Plan of the City Park shewing the development of the first grant by the Honourable Council of the City of Auckland, March 8th, 1874

Plan of the City Park shewing the development of the first grant by the Honourable Council of the City of Auckland. Plan of the City Park shewing the development of the first grant by the Honourable Council of the City of Auckland

Originally known as City Park, Western Park in Freeman's Bay is one of Auckland's oldest civic amenities. When Governor William Hobson selected Auckland as the capital of the new colony in 1840, he set aside 75 hectares around an extinct volcano cone as the Auckland Domain. The seat of government moved to Wellington in 1865, but Auckland continued to grow steadily. In 1873, having decided that the burgeoning populace required another reserve on the western side of town, the city councillors organised a contest with a prize of ten guineas for the best design transforming an eight-hectare site off Ponsonby Road, formerly used as a rubbish dump, into parkland. There were eleven entries. The winning design came from architect and surveyor William Francis Hammond and orchardist and gardener J. C. Blackmore. The City Park Committee reported in 1874 that they ‘had caused upwards of 1100 deciduous and coniferous trees of the choicest kind to be planted in the park’ at a cost of £200. Unfortunately, however, the bridges, rocks and water features envisaged by Hammond were deemed too expensive to construct. In recent years, the park has undergone a major upgrade, but many of the original trees are still flourishing.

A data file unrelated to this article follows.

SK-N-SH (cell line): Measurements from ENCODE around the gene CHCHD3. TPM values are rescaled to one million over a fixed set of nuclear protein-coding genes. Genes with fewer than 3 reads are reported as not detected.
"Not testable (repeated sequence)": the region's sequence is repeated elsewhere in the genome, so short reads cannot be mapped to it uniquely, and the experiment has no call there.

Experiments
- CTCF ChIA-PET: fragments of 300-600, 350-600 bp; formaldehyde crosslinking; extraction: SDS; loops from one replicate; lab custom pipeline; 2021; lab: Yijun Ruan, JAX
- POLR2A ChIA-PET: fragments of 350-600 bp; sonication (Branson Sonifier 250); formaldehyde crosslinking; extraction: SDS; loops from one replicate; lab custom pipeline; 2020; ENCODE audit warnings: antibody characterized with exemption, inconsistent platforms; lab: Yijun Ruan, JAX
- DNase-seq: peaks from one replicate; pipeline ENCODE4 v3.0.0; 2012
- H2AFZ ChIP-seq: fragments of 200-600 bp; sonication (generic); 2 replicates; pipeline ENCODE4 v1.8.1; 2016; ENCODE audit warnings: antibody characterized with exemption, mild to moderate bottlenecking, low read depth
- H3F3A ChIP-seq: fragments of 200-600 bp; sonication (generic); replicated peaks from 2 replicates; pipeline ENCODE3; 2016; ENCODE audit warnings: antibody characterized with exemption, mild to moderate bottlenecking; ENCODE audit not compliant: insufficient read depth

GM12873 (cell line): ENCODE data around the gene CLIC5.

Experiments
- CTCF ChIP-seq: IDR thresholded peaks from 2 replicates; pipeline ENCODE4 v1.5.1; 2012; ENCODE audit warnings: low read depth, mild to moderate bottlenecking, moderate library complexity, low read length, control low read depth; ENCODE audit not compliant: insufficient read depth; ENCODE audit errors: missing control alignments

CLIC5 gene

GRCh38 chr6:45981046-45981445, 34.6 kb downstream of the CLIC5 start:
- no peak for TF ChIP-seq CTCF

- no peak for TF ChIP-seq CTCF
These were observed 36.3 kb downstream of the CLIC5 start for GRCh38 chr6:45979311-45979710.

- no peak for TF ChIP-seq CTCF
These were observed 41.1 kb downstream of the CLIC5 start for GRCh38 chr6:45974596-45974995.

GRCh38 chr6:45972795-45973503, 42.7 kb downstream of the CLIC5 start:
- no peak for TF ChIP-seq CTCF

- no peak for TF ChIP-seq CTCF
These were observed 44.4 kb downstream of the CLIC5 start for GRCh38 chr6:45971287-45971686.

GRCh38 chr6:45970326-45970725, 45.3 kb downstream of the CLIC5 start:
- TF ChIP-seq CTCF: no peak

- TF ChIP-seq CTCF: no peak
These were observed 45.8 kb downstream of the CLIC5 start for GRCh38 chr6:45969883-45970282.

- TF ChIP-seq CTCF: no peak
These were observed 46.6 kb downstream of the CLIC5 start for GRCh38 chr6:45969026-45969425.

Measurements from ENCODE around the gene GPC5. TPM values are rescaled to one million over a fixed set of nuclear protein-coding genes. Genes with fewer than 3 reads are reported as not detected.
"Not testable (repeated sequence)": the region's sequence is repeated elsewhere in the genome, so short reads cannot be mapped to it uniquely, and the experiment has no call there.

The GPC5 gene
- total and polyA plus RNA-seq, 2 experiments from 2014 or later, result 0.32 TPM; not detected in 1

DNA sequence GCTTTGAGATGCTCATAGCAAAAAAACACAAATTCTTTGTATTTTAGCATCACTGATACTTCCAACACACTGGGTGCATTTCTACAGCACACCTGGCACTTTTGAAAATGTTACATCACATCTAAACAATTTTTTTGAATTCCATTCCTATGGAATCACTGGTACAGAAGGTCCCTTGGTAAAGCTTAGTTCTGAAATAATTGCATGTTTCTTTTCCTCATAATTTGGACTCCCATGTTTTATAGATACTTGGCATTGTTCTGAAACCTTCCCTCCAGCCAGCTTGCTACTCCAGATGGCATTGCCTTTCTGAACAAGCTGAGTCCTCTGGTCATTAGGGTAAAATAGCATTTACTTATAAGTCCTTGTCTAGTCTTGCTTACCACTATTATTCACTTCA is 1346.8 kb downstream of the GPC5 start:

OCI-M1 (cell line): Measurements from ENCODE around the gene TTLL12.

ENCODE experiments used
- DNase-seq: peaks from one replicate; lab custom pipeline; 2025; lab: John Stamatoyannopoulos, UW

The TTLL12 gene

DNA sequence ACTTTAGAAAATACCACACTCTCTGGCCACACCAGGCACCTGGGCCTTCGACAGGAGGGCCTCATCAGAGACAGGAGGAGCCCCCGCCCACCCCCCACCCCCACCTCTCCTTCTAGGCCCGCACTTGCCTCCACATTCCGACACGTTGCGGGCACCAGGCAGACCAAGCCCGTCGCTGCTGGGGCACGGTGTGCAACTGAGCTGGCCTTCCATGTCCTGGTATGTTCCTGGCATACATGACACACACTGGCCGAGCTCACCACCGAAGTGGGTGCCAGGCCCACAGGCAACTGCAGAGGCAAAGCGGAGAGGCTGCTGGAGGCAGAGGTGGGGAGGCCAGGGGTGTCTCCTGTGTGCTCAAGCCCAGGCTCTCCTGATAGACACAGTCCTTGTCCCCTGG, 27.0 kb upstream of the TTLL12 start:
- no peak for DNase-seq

Related resources: Historic maps online.


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